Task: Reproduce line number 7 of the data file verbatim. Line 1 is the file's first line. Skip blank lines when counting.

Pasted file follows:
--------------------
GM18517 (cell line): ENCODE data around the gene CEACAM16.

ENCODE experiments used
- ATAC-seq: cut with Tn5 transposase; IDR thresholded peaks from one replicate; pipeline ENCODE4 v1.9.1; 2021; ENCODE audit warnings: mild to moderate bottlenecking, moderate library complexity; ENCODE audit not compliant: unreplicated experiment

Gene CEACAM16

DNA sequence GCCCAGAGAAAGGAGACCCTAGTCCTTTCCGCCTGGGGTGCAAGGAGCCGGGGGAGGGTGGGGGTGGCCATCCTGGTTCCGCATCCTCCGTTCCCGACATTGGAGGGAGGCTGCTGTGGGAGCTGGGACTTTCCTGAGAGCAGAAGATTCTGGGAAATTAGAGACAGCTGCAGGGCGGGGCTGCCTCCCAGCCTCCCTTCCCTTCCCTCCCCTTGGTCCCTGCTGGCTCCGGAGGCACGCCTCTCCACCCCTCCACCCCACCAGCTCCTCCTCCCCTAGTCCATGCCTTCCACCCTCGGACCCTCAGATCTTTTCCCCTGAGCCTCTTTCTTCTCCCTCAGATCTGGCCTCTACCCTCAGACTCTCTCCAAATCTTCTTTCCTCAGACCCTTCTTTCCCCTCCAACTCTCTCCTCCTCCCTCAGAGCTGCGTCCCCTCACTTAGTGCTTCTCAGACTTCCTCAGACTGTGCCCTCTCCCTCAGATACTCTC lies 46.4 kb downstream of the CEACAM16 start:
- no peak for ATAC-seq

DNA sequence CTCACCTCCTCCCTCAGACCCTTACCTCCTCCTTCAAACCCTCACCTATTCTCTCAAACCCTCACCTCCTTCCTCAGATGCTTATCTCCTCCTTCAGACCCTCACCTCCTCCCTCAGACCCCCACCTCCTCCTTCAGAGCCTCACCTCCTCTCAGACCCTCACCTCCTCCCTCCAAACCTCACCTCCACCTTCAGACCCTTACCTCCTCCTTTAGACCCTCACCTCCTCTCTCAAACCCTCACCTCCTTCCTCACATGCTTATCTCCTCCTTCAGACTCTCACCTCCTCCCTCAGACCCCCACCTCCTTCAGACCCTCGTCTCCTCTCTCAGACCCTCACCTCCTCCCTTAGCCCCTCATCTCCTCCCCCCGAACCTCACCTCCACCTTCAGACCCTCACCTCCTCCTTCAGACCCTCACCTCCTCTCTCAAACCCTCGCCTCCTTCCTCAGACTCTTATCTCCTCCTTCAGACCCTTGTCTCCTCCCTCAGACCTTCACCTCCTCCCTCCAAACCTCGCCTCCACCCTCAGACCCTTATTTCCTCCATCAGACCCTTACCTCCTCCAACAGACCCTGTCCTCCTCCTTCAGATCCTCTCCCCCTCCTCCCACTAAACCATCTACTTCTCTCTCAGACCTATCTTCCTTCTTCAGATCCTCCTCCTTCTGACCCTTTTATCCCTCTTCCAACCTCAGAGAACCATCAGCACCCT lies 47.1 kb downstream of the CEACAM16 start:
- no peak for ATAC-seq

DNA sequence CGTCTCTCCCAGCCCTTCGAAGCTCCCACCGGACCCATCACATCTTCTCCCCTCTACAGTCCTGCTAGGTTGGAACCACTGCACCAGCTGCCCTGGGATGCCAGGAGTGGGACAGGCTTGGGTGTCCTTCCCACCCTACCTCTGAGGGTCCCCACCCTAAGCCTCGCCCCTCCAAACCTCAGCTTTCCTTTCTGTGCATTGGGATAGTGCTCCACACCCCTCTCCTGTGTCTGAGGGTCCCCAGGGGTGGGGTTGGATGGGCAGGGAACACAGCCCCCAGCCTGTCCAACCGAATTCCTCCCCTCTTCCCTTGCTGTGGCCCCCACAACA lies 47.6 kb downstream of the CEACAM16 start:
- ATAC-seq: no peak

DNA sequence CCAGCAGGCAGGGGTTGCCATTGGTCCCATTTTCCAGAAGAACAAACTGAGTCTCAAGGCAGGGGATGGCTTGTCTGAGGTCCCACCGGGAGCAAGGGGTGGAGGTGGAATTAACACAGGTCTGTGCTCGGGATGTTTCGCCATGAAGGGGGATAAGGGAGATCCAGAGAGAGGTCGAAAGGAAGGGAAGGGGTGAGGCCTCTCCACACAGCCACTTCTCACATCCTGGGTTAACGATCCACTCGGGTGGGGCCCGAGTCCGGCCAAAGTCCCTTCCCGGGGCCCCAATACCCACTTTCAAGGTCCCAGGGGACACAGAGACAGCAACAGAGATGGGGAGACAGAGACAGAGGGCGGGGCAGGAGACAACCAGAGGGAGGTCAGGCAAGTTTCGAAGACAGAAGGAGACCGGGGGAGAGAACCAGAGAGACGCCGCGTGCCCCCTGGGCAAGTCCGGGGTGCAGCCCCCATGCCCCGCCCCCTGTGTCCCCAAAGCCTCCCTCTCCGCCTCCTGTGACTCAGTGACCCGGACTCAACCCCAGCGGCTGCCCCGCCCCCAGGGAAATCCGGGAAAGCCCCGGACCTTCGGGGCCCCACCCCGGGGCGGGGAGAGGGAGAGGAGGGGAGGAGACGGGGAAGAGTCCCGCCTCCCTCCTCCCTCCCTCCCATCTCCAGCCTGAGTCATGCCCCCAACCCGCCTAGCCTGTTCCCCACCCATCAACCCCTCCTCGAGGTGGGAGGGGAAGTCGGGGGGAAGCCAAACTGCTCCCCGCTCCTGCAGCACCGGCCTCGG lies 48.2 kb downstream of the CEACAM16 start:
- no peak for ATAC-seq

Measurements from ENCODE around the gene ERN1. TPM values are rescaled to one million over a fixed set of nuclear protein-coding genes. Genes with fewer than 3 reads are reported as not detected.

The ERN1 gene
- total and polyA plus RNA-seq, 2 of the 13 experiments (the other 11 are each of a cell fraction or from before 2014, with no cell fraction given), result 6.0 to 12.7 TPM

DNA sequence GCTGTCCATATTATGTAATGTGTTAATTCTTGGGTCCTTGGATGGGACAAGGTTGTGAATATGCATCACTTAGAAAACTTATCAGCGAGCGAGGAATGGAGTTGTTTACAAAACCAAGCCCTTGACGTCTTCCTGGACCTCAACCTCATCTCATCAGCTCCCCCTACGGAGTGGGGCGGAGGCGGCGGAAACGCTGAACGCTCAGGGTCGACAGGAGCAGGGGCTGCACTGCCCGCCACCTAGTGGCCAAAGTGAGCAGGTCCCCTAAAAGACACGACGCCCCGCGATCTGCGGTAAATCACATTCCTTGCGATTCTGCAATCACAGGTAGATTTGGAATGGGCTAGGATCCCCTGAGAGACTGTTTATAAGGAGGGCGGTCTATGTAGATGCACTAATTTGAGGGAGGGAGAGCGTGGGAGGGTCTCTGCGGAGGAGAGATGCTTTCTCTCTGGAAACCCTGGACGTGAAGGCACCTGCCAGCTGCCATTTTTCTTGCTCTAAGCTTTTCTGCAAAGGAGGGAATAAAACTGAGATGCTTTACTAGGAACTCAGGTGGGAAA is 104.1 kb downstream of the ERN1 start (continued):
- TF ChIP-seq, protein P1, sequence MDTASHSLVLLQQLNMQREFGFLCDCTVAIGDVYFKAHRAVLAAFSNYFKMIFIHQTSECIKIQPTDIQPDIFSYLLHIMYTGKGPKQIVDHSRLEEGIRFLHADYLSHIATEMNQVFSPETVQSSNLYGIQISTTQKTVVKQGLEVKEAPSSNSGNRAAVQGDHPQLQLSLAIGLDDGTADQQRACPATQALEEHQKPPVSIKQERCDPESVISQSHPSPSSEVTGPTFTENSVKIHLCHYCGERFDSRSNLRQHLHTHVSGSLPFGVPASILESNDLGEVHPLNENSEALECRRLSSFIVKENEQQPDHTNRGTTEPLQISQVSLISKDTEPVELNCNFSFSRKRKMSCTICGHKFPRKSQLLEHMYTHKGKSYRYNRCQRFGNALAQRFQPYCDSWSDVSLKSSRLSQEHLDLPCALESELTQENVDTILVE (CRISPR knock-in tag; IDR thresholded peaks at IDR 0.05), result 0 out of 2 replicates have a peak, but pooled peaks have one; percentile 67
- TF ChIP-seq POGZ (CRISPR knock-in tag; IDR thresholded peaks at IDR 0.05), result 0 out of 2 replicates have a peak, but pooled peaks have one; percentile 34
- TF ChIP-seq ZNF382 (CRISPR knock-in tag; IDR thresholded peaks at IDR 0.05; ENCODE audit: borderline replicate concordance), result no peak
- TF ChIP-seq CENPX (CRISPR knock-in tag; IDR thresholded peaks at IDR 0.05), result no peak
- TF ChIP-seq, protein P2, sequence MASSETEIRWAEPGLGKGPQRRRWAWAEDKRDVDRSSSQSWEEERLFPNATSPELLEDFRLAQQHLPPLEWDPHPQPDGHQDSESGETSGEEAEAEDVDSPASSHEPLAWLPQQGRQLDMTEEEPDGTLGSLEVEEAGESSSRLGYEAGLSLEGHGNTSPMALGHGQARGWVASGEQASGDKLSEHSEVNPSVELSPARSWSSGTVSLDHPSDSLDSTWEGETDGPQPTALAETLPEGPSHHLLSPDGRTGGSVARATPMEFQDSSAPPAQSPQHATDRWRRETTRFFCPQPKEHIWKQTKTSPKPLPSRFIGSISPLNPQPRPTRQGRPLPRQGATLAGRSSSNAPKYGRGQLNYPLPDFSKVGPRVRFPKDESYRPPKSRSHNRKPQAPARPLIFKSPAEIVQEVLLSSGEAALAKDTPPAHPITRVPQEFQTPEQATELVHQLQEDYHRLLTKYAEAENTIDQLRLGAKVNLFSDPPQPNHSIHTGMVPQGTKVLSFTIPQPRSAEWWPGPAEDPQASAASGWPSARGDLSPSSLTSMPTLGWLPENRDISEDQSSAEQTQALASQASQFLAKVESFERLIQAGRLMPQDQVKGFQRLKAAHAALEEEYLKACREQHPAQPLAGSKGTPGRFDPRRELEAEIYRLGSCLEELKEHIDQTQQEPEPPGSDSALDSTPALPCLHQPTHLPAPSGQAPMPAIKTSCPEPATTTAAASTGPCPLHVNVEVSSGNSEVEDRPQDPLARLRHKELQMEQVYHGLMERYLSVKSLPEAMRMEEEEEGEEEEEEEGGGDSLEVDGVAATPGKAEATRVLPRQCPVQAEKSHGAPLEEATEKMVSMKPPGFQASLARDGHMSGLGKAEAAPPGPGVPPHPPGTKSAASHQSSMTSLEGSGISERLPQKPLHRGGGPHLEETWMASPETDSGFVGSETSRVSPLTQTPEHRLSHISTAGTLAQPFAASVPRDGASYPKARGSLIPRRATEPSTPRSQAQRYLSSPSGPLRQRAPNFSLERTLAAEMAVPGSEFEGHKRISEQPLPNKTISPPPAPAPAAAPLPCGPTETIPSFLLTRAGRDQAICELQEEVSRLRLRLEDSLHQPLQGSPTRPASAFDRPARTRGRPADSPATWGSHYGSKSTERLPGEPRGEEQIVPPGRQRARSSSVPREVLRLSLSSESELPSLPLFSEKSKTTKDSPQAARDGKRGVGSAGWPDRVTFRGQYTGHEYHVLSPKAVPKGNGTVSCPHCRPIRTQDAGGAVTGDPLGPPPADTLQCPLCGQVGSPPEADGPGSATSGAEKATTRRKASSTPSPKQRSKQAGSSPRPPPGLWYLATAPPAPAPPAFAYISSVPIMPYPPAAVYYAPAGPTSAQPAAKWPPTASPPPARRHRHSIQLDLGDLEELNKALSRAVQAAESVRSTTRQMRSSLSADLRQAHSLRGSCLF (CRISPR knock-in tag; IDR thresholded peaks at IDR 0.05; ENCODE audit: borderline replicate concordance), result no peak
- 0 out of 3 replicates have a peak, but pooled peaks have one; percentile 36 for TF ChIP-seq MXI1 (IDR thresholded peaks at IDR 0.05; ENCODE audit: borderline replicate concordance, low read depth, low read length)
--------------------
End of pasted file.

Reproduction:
DNA sequence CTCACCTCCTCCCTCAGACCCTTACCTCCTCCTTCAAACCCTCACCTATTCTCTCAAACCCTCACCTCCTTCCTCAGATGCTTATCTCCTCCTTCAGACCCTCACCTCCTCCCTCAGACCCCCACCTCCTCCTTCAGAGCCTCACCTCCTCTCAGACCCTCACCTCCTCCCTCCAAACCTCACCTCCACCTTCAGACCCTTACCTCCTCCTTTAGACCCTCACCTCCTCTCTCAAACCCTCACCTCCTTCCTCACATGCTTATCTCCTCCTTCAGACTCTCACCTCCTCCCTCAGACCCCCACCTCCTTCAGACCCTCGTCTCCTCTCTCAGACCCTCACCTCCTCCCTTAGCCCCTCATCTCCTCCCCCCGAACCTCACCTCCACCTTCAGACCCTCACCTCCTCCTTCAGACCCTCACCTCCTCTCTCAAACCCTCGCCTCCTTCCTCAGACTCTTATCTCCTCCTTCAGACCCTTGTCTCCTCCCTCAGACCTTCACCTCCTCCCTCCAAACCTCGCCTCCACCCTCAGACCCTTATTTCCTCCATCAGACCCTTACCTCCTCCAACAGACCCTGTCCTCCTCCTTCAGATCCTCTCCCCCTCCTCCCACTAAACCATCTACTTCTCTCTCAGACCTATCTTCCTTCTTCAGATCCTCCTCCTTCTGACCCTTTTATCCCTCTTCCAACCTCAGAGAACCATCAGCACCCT lies 47.1 kb downstream of the CEACAM16 start: